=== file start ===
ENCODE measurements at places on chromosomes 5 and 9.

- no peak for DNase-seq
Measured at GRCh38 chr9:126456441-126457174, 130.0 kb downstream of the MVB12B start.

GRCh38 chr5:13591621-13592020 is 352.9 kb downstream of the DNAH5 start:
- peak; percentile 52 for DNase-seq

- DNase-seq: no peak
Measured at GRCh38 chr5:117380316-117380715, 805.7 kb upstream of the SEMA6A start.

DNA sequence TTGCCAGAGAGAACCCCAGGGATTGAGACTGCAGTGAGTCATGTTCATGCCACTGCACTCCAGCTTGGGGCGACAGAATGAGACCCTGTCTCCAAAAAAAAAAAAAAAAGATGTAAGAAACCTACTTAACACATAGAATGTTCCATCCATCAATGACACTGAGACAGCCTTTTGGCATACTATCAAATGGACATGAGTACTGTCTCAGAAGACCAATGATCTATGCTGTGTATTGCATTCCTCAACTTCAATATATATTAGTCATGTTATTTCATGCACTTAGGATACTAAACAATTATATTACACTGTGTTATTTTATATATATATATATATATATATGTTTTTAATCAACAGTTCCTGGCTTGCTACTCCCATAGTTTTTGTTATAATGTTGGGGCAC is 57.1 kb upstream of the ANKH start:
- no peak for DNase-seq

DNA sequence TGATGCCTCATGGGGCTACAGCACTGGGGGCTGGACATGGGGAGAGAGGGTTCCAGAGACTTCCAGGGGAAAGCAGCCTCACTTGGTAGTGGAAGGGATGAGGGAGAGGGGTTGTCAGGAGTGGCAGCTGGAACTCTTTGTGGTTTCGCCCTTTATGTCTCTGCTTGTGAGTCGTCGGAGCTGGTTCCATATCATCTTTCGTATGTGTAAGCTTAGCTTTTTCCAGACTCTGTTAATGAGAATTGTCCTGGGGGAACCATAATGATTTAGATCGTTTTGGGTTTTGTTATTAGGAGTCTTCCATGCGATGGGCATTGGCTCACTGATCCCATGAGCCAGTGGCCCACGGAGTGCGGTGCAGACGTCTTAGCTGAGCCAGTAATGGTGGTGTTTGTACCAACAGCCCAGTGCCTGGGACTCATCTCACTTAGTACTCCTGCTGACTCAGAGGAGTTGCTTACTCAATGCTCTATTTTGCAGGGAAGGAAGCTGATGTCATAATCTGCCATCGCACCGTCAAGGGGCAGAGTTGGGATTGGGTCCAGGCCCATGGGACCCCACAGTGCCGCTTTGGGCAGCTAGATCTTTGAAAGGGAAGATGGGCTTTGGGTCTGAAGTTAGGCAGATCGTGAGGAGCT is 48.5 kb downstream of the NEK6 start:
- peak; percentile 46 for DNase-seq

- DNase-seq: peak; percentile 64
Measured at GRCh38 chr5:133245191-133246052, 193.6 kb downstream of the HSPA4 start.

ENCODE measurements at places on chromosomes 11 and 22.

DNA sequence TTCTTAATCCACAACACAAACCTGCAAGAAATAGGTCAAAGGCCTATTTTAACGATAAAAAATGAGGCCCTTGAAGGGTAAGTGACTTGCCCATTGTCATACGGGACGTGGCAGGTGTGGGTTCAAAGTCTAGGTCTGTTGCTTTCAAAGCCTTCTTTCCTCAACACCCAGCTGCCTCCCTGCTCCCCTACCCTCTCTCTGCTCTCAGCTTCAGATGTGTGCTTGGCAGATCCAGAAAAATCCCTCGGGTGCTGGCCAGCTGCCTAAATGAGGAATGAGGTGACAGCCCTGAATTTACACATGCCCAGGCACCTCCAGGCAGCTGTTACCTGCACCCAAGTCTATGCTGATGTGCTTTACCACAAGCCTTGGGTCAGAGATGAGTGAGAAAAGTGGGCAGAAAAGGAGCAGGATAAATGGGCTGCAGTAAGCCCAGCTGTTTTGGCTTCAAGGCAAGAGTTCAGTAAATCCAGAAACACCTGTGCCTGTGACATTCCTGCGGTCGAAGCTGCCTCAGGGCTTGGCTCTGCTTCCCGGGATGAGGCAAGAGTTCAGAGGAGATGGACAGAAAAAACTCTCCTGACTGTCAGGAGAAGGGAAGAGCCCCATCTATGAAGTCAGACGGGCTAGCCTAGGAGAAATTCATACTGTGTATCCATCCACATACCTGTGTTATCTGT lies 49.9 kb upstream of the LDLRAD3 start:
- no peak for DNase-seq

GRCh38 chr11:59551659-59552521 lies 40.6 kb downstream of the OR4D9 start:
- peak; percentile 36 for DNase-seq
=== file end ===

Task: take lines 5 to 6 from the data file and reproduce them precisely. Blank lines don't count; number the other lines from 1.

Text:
- peak; percentile 52 for DNase-seq

- DNase-seq: no peak